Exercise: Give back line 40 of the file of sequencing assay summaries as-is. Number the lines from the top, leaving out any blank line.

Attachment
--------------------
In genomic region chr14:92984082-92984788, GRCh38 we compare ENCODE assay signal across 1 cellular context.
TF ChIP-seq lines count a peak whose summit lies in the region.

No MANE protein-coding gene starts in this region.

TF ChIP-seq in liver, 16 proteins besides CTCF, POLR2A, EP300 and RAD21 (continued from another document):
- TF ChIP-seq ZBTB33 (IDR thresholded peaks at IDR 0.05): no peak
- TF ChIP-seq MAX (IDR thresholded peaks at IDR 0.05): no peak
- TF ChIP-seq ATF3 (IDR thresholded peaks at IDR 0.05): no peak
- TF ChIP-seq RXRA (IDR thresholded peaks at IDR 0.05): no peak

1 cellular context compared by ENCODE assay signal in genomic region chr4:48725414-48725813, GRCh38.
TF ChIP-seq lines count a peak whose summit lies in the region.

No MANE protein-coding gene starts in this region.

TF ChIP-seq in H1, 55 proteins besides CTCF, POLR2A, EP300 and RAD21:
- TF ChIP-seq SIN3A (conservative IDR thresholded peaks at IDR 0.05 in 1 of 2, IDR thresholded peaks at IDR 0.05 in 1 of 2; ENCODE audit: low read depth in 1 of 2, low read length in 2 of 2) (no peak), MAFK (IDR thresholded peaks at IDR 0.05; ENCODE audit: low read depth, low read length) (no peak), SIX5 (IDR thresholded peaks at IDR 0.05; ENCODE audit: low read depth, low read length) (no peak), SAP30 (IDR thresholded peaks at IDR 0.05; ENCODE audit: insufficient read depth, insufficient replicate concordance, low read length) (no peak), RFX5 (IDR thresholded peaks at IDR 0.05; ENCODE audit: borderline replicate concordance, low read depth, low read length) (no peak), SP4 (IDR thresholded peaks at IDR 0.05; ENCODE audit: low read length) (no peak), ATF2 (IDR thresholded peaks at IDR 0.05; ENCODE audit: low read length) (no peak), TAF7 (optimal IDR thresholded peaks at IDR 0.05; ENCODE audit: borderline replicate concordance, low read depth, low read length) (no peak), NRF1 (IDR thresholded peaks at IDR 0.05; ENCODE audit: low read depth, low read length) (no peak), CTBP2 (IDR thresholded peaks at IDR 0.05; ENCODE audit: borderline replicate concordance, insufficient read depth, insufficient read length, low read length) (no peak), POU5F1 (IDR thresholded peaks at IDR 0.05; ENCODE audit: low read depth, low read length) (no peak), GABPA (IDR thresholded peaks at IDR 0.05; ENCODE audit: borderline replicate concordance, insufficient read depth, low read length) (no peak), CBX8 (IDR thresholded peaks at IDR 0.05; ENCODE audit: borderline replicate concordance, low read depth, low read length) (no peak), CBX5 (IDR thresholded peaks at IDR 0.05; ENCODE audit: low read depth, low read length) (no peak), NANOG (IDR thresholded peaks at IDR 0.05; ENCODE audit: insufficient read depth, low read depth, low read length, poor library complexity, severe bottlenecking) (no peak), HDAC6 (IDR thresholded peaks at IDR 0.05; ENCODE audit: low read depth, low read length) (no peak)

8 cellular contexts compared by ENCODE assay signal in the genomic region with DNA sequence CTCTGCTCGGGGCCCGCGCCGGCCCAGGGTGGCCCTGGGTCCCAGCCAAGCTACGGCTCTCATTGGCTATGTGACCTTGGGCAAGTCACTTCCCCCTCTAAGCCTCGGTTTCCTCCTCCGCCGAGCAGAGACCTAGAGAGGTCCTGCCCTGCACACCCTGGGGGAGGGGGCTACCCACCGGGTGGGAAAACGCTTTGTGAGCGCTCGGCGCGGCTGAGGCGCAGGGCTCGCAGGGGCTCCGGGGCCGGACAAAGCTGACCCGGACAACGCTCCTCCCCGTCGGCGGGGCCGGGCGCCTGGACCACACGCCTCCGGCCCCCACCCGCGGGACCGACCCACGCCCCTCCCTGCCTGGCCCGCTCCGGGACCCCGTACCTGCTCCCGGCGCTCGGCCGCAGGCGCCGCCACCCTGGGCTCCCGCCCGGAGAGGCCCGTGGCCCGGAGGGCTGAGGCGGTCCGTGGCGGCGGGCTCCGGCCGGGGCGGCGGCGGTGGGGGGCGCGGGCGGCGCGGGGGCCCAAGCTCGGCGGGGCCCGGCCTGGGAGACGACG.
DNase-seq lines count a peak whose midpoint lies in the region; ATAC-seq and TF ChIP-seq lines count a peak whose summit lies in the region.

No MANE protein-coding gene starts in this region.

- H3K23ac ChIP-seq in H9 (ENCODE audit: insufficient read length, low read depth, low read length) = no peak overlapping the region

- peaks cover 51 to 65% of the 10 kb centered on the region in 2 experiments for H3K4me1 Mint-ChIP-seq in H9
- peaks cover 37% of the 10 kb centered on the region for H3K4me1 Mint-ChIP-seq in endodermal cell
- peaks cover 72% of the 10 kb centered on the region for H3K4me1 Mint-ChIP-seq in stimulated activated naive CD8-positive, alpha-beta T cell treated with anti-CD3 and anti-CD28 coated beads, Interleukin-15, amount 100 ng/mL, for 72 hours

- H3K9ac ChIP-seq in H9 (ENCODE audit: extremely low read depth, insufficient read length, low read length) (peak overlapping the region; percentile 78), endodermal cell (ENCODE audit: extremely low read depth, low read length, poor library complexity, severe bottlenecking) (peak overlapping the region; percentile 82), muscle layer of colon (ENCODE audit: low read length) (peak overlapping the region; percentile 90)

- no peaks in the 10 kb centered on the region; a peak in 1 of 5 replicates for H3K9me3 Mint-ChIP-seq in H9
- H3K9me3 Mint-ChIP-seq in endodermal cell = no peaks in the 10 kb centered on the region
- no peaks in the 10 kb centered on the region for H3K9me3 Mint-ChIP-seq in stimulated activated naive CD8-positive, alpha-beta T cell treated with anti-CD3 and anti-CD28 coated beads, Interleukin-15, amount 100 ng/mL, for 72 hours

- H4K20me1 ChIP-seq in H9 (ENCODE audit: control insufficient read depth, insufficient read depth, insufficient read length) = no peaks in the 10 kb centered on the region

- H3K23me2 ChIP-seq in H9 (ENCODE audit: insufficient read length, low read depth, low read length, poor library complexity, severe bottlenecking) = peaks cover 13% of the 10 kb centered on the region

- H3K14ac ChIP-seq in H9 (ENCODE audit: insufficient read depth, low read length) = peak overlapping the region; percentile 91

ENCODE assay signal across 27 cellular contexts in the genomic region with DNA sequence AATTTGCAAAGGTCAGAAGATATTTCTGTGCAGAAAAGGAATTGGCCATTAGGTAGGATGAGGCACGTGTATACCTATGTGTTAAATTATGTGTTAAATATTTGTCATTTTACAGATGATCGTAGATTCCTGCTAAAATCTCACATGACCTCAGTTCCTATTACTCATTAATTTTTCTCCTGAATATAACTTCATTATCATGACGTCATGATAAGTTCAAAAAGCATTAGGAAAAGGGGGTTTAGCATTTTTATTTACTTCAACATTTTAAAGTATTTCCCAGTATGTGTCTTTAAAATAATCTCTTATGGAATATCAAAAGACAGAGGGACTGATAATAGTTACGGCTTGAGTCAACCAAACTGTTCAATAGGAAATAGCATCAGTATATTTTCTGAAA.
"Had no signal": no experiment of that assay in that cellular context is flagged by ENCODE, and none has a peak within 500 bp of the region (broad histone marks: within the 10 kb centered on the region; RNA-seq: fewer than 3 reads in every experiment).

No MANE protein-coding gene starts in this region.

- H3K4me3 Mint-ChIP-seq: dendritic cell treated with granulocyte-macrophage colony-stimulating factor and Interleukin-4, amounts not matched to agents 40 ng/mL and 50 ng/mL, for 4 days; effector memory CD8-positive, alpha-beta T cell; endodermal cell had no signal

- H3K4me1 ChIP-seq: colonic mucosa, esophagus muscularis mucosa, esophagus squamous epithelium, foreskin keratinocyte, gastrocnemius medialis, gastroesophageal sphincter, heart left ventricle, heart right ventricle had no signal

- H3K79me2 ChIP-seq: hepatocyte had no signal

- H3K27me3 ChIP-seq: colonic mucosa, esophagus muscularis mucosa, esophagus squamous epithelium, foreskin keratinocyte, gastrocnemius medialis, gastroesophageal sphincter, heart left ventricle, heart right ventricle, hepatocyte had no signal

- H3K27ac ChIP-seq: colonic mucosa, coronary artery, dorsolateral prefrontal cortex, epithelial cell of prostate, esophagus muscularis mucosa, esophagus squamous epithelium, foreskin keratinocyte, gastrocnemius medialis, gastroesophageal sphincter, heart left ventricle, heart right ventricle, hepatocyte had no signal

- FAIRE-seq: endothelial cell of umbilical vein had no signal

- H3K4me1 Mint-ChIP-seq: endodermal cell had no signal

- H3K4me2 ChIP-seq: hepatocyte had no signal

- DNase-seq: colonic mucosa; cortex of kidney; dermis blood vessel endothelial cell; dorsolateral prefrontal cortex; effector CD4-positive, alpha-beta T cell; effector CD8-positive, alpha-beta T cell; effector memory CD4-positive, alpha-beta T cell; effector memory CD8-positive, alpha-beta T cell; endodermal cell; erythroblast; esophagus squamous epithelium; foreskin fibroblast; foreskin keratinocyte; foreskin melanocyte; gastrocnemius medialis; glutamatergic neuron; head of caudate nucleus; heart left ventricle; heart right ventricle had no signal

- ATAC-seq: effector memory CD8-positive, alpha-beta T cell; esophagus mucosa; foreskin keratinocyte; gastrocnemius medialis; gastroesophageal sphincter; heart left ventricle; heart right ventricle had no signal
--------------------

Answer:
- ATAC-seq: effector memory CD8-positive, alpha-beta T cell; esophagus mucosa; foreskin keratinocyte; gastrocnemius medialis; gastroesophageal sphincter; heart left ventricle; heart right ventricle had no signal